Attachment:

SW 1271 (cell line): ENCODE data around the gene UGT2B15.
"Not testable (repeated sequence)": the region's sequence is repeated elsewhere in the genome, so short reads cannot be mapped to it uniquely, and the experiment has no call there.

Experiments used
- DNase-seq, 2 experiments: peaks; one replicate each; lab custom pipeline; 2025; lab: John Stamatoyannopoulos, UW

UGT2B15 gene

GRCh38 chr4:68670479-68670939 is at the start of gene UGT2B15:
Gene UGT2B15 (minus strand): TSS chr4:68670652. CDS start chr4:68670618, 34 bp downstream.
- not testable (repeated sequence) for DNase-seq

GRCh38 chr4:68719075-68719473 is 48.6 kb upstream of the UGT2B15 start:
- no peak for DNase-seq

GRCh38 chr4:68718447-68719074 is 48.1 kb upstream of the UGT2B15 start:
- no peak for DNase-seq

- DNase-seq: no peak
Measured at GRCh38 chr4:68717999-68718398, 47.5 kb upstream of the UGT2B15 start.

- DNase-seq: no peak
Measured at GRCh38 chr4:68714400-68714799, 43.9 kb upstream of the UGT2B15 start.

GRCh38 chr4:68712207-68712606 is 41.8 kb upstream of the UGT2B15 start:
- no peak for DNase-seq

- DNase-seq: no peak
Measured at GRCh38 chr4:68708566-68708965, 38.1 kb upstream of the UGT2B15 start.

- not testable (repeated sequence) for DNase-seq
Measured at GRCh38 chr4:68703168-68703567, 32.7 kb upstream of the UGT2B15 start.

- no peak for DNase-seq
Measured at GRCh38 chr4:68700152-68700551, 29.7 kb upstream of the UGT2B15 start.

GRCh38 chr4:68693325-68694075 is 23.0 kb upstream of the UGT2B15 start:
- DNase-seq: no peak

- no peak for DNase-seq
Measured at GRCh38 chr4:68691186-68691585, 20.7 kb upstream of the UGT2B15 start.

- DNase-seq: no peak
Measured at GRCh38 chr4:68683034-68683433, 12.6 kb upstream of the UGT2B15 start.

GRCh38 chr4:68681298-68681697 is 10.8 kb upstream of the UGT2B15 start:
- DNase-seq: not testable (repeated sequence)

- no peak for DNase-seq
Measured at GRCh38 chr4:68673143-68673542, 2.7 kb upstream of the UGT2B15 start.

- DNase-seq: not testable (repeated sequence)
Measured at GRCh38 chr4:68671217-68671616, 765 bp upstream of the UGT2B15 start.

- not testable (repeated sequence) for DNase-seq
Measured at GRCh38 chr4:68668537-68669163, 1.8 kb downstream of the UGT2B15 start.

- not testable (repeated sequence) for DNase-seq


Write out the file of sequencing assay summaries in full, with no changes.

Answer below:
SW 1271 (cell line): ENCODE data around the gene UGT2B15.
"Not testable (repeated sequence)": the region's sequence is repeated elsewhere in the genome, so short reads cannot be mapped to it uniquely, and the experiment has no call there.

Experiments used
- DNase-seq, 2 experiments: peaks; one replicate each; lab custom pipeline; 2025; lab: John Stamatoyannopoulos, UW

UGT2B15 gene

GRCh38 chr4:68670479-68670939 is at the start of gene UGT2B15:
Gene UGT2B15 (minus strand): TSS chr4:68670652. CDS start chr4:68670618, 34 bp downstream.
- not testable (repeated sequence) for DNase-seq

GRCh38 chr4:68719075-68719473 is 48.6 kb upstream of the UGT2B15 start:
- no peak for DNase-seq

GRCh38 chr4:68718447-68719074 is 48.1 kb upstream of the UGT2B15 start:
- no peak for DNase-seq

- DNase-seq: no peak
Measured at GRCh38 chr4:68717999-68718398, 47.5 kb upstream of the UGT2B15 start.

- DNase-seq: no peak
Measured at GRCh38 chr4:68714400-68714799, 43.9 kb upstream of the UGT2B15 start.

GRCh38 chr4:68712207-68712606 is 41.8 kb upstream of the UGT2B15 start:
- no peak for DNase-seq

- DNase-seq: no peak
Measured at GRCh38 chr4:68708566-68708965, 38.1 kb upstream of the UGT2B15 start.

- not testable (repeated sequence) for DNase-seq
Measured at GRCh38 chr4:68703168-68703567, 32.7 kb upstream of the UGT2B15 start.

- no peak for DNase-seq
Measured at GRCh38 chr4:68700152-68700551, 29.7 kb upstream of the UGT2B15 start.

GRCh38 chr4:68693325-68694075 is 23.0 kb upstream of the UGT2B15 start:
- DNase-seq: no peak

- no peak for DNase-seq
Measured at GRCh38 chr4:68691186-68691585, 20.7 kb upstream of the UGT2B15 start.

- DNase-seq: no peak
Measured at GRCh38 chr4:68683034-68683433, 12.6 kb upstream of the UGT2B15 start.

GRCh38 chr4:68681298-68681697 is 10.8 kb upstream of the UGT2B15 start:
- DNase-seq: not testable (repeated sequence)

- no peak for DNase-seq
Measured at GRCh38 chr4:68673143-68673542, 2.7 kb upstream of the UGT2B15 start.

- DNase-seq: not testable (repeated sequence)
Measured at GRCh38 chr4:68671217-68671616, 765 bp upstream of the UGT2B15 start.

- not testable (repeated sequence) for DNase-seq
Measured at GRCh38 chr4:68668537-68669163, 1.8 kb downstream of the UGT2B15 start.

- not testable (repeated sequence) for DNase-seq